|Furze bushes blooming along the Grogeen Road on Sunday with the Hills of Kerry in the distance.|
Wednesday, 5 April 2017
FURZE IN FULL BLOOM!
The furze bushes were in full bloom round Abbeyfeale Hill at the weekend. They spread like garlands of gold along the ditches by the side of the road. Mount Brandon shimmered in the distance while the McGillycuddy's Reeks stretched skywards, with Carrauntoohil almost reaching the heavens.
The county of Kerry was laid out like a green carpet with a patchwork pattern of fields and roads and ditches. The landscape here has changed little over the centuries, except that they have knocked many of the ditches and made the fields bigger and more manageable for large machinery.
The days of the small farmer are truly over.
I took a stroll down the Grogeen Road. Much of the forestry in the area has now been cut and the magnificent views restored. The remaining rough terrain looks very untidy but hopefully the area will be eventually cleared up.
As I walked around a bend I came across the familiar figure of Tade Tomáisín who was herding a couple of goats as they grazed contentedly by the side of the road.
Tade is a man of interminable years. He was old when we were young and he does not seem to have aged a day since, although he is well in to his nineties. He is a font of knowledge about the folklore and the history of the area and is great company.
“How's Tade?” I greeted him.
“How are you, young sir?” he responded. This cheered me up no end. I hadn't been called 'young' or 'sir' for years.
“Grand day.” I continued
“A pet day.” Tade replied. “The swallows are flying very low. We'll have rain tomorrow.”
We sat in the sun and Tade lit his pipe. “What brings you in this direction?” he enquired.
“The bit of fresh air” I answered.
“'Tis well for some with nothing better to do.” Tade gave the nearest goat a tap of his walking stick. “Ate your supper!” he commanded
“They enjoy the fresh grass?” I nodded at the grazing goats.
“They do indeed,” said Tade “ and there is plenty of it, and it is all free. I calculated that the amount of grass on both sides of the road from the top of Grogeen all the way down to Cahir is the equivalent of a twenty acre farm. I was even thinking of cutting a few bales of hay and selling it.”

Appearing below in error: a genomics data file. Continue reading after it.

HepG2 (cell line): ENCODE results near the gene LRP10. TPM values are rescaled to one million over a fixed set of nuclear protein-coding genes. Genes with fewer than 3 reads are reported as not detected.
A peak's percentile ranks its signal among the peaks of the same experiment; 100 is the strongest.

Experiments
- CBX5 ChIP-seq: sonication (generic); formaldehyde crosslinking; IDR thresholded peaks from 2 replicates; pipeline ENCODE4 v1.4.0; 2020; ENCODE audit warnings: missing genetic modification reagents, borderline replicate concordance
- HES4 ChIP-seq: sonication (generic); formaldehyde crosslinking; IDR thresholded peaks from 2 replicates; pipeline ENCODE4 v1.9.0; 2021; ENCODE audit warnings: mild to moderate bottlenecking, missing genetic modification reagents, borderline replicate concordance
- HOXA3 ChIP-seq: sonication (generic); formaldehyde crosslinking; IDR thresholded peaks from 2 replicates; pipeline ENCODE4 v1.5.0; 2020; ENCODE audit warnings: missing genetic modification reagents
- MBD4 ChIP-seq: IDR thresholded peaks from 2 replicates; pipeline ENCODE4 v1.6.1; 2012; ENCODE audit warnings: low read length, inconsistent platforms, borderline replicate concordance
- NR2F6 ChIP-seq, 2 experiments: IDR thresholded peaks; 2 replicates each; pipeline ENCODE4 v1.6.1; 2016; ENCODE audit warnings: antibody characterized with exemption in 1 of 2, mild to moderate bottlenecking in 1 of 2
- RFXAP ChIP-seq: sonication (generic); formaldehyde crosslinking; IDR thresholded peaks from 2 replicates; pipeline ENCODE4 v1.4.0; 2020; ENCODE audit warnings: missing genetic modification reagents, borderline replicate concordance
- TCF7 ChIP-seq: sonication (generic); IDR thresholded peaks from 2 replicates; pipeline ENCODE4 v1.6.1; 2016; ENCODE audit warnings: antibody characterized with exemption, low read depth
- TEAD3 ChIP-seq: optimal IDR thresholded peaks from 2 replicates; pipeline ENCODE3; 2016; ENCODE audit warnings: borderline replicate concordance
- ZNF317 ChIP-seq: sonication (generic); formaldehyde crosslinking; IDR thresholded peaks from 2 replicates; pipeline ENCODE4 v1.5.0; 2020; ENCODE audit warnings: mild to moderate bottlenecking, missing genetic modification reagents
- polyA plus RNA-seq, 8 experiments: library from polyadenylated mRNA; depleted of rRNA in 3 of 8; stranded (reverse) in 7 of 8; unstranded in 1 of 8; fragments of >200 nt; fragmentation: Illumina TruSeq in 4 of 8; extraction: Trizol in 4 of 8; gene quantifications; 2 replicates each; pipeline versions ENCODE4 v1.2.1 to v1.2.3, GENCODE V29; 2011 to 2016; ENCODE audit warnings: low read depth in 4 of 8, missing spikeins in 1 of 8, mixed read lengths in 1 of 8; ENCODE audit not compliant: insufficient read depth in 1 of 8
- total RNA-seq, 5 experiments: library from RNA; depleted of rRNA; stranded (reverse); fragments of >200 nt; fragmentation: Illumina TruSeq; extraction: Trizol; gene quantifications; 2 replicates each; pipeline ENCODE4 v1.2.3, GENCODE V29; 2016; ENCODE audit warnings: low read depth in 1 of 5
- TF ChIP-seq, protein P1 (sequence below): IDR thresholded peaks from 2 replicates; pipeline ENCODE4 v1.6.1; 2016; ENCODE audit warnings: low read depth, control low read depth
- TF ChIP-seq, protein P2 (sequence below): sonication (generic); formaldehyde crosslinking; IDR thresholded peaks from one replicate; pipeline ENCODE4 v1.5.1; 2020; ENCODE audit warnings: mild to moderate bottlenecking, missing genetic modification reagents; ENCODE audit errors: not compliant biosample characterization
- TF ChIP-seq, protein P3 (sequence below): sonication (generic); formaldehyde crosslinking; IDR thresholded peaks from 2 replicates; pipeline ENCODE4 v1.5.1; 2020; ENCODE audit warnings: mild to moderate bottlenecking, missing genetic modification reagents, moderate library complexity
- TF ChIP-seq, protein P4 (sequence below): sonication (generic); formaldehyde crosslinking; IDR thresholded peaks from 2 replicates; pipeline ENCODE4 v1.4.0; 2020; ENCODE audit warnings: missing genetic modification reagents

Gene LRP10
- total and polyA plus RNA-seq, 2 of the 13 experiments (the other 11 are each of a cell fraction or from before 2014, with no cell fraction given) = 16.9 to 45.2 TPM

“The County Council might not be too happy”
“They can feck off! What they don't know, won't trouble them.” Tade has a healthy disregard for authority.
“Do you see the passage there!” he continued, pointing with his stick to an overgrown gap in the furze bushes. “That path leads to what the old people called the 'commonage'. Hundreds of years ago there were stone quarries in there. People dug out the stone with shovels and picks and with their bare hands. It was broken up and carved and dressed and was used to build all the old houses above on the road.”
“Did they have planning permission?” I joked.
“They did adéale! Most of them probably didn't even own the land. It was belonging to some rich landlord over in London with more money than sense. Local tradesmen paced out the measurements for a simple room and kitchen, and labourers dug the foundations. The stones were drawn up in creels and set in red mud. Trees were cut and shaped for doors and windows and for the roof beams. Long scraws of turf and heather were cut out of the bog and spread over these beams. Barts of rushes were placed on top of the scraws and the thatch was battened down with scallops cut from local woods. The walls were whitewashed inside and out. Many the big family was reared above on that road – and in hard times too. There were great men long 'go.”
“And all the houses are gone now?” I said.
“Knocked to the ground,” Tade replied. “and new bungalows and big ranches built in their place. 'Tis good to see people getting on,” he continued, “but we mustn't forget the past either. Every stone and every bit of timber that went in to those old houses were hand made and had a story to tell. And now they are all gone. Time waits for no man.”
He got to his feet and called in the goats. “People are buying posh cladding and fancy masonry now,” he went on “and paying a small fortune for it, while all that original stonework is being broken up and used as rubble.”
The goats began moving down the road. “They know it is milking time.” Tade said. “They are better than any clock.”
“What do you do with the milk?” I asked curiously.
“Drink it.” he replied. “Sure you couldn't drink better than goats milk. I do have a mug of it with a raw egg every morning, and mix it with a bottle of stout before I go to bed at night. Signs on, I've never been a day sick in my life, Thank God.”
“You'll live to be a hundred.” I predicted.
“That's the plan.” he agreed as he slowly began herding his goats back down the Grogeen Road.
I turned and had one last look at the 'commonage' and thought of all those long-dead labourers down through the years excavating stone with simple tools and bare hands to provide humble homes for their families with no help from government or state. It was true for Tade. “There were great men long 'go.”
I stood a moment in silent salute to past generations and then went quietly on my way.
Posted by Raymond at Wednesday, April 05, 2017